The above image is a tilework rendering of Portugal’s Prince Henry (“the Navigator”) conquering Ceuta in North Africa in 1415 CE
Broad phalanxes of commentators, politicians, and pundits in the United States, Europe, and elsewhere speak easily about the role of “the West” in world affairs; and the contest/contrast between “the West vs. the rest” has even become a thing.
But what is this “West”? What do people mean when they use the term?
At a time when the effective hegemony that the United States and its allies in “the West” have exercised over the peoples and politics of the world is starting to crumble, it seems worth exploring the historical record of “the West” a little more systematically.
Is “the West” only a vestige of the West-vs.-East bipolarity of the Cold War? Or, is it a civilizational matter, as in the habit of many U.S. universities to offer courses in “Western Civ” that draw a straight line back from Peoria to the civilizations of Greece and Rome? Or, is “the West” best defined in contrast to an “Orient” that has all the—deeply “Orientalized”—attributes of despotism, backwardness, and so on that have been ascribed to it? (And is “the West” thus largely co-terminous with modernism itself?)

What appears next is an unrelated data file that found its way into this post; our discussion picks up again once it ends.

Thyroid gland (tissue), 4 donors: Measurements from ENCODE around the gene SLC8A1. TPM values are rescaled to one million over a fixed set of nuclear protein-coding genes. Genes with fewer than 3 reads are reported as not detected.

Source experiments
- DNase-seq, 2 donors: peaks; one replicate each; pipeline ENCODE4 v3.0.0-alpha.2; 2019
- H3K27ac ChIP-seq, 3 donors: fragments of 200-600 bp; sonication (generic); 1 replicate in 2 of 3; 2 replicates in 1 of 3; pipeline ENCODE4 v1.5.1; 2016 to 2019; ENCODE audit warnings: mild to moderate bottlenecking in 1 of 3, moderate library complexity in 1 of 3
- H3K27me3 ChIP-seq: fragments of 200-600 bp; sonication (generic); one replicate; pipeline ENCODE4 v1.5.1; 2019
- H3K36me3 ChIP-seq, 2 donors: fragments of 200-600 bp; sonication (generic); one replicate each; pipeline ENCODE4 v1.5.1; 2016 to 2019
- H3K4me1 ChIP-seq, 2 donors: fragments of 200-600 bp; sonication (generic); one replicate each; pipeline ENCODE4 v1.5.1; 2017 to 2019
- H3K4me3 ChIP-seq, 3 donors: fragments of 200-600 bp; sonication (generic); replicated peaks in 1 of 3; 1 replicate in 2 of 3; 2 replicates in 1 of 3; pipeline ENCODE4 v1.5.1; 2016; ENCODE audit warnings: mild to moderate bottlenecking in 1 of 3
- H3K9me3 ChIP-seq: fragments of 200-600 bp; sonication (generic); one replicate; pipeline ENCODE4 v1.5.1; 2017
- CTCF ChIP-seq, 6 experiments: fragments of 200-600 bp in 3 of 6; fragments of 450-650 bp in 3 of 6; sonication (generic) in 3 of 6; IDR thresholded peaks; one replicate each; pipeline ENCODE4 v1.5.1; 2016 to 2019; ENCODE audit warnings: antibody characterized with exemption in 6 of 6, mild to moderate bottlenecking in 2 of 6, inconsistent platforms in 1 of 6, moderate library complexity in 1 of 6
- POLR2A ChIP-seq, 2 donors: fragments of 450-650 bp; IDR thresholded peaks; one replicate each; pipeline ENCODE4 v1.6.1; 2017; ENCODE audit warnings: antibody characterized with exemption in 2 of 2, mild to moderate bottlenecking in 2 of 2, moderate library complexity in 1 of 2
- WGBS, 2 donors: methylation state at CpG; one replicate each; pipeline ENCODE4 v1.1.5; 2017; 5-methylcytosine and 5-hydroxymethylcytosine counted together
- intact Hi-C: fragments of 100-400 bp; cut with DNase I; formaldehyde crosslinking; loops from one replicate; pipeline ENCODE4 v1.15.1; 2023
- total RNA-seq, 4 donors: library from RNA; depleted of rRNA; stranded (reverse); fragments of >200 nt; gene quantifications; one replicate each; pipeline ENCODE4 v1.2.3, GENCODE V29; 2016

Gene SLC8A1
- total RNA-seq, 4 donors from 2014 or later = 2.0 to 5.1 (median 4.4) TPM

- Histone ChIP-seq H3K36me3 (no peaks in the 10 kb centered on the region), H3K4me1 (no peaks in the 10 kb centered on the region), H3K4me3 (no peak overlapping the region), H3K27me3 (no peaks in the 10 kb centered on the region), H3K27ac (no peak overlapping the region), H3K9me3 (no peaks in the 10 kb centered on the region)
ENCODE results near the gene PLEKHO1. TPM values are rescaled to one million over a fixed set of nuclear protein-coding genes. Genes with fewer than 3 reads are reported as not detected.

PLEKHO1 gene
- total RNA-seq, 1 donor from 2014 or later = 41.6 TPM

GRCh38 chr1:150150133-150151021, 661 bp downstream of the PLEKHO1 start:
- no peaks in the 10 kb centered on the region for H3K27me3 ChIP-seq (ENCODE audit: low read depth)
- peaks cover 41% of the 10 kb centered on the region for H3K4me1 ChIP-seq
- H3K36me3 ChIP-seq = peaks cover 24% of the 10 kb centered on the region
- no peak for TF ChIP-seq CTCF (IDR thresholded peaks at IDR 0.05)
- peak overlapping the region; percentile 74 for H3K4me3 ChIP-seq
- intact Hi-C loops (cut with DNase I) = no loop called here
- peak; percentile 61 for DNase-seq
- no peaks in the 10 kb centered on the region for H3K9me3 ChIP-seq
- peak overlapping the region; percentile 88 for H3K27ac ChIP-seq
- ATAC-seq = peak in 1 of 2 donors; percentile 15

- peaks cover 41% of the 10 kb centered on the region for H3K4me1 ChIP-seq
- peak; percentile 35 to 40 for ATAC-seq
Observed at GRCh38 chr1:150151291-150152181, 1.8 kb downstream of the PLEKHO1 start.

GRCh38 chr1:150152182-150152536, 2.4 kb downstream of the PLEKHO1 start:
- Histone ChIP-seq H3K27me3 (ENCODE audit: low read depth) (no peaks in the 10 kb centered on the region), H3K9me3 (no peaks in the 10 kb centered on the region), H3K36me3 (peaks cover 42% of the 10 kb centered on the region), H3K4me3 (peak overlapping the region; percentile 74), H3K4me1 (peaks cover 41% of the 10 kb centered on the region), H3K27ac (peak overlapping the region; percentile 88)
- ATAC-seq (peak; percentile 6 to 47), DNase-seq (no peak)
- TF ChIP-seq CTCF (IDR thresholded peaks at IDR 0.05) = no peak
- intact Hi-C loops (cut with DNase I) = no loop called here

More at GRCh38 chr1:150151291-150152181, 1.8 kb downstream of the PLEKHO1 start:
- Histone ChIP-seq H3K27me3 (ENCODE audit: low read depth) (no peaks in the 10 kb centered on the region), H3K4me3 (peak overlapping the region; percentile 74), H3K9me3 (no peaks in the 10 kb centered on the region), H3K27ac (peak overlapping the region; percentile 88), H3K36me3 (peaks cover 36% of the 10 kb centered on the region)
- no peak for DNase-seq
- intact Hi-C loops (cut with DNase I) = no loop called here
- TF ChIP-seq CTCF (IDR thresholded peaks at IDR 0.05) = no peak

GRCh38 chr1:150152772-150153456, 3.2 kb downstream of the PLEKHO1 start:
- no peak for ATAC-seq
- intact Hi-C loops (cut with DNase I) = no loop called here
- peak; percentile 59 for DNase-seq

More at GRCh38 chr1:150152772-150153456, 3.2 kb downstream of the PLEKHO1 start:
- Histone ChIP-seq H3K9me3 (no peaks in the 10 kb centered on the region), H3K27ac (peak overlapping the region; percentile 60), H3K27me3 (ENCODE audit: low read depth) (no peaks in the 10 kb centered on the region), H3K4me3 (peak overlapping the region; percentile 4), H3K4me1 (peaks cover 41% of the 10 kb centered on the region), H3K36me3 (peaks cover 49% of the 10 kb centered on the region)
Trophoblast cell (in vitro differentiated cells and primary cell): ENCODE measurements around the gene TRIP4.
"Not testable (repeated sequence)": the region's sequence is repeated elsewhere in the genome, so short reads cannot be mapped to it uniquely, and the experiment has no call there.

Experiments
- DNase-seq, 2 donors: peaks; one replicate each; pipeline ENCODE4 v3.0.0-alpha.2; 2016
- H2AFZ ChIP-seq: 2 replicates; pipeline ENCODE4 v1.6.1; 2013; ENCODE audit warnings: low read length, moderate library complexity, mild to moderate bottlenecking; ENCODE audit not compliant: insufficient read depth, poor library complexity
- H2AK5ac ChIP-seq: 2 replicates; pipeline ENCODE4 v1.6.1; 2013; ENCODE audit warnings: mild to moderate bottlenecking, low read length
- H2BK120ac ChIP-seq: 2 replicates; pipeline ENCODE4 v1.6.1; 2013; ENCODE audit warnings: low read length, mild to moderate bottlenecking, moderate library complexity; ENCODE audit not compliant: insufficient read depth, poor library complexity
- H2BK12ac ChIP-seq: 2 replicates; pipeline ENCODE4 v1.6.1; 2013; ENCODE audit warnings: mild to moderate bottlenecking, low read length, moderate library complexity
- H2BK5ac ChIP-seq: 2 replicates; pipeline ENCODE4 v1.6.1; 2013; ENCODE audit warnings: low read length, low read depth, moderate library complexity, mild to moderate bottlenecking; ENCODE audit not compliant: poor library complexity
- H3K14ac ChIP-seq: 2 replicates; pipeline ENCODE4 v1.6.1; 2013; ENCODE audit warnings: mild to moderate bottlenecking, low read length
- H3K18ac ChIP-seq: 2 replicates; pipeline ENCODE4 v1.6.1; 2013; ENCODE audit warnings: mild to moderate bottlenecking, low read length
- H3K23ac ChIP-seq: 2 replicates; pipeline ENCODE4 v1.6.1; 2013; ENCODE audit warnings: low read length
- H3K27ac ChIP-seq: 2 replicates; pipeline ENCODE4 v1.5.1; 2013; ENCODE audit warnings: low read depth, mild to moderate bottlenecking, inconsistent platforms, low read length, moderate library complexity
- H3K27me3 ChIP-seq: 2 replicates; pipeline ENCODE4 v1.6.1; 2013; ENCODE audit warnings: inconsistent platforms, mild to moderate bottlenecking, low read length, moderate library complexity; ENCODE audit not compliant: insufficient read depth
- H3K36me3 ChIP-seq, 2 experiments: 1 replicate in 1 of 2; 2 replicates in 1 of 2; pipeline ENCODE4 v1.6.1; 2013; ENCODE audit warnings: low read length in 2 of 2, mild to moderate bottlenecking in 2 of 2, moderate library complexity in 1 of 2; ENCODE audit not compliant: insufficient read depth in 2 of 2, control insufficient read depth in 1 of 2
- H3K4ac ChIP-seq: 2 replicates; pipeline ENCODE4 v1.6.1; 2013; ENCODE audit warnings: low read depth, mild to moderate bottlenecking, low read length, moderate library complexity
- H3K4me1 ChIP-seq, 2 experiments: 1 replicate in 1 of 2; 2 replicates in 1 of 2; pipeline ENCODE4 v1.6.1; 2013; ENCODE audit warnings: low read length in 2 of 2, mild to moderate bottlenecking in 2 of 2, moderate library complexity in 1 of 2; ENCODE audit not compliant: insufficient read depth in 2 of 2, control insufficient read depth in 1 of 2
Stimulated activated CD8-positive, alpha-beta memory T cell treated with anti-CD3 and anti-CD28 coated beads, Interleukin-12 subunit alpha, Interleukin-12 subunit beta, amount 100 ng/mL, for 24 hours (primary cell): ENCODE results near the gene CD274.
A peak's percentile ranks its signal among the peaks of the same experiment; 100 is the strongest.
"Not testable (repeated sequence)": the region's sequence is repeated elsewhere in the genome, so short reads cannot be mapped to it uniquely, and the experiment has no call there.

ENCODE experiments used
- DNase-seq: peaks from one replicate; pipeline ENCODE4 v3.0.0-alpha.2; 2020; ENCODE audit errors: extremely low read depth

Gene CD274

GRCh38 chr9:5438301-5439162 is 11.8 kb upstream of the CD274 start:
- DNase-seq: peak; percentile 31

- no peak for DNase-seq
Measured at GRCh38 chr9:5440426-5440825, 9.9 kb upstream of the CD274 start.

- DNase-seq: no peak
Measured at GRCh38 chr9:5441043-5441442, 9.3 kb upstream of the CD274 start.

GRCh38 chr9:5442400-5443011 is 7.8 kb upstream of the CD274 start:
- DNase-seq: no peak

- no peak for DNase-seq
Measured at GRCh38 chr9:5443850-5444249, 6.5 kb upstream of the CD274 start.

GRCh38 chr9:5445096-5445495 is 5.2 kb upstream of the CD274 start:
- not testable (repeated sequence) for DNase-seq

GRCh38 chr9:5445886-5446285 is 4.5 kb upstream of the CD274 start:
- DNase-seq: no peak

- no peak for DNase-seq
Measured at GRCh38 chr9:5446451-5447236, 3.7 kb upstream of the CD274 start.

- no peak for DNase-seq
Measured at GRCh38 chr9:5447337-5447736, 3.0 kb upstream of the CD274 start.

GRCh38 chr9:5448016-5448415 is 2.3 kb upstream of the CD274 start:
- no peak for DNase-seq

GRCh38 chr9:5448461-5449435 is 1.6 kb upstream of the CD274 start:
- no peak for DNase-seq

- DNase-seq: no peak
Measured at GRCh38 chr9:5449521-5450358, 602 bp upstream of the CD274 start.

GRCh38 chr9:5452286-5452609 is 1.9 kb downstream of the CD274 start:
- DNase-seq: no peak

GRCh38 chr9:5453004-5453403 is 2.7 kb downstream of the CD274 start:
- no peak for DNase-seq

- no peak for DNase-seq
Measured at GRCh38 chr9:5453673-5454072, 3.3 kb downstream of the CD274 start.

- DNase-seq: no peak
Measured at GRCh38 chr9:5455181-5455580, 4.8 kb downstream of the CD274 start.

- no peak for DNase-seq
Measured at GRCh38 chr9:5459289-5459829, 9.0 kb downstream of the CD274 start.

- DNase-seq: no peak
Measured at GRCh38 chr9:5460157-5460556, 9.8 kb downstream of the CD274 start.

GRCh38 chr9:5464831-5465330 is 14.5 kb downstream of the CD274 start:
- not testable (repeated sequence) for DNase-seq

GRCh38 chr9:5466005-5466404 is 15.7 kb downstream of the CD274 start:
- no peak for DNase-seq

I’ve been thinking on, and writing about, this issue for a number of years (including here), and now I’m planning to present my best current understanding on the history of “the West” as we see it today, summarized into six historical episodes. Today, I present Episode 1.
(I realize I’ve left a lot out of the summary and would much welcome helpful suggestions for improvement, which can be left in the comments.)Continue reading “A history of ‘the West’ in 6 episodes”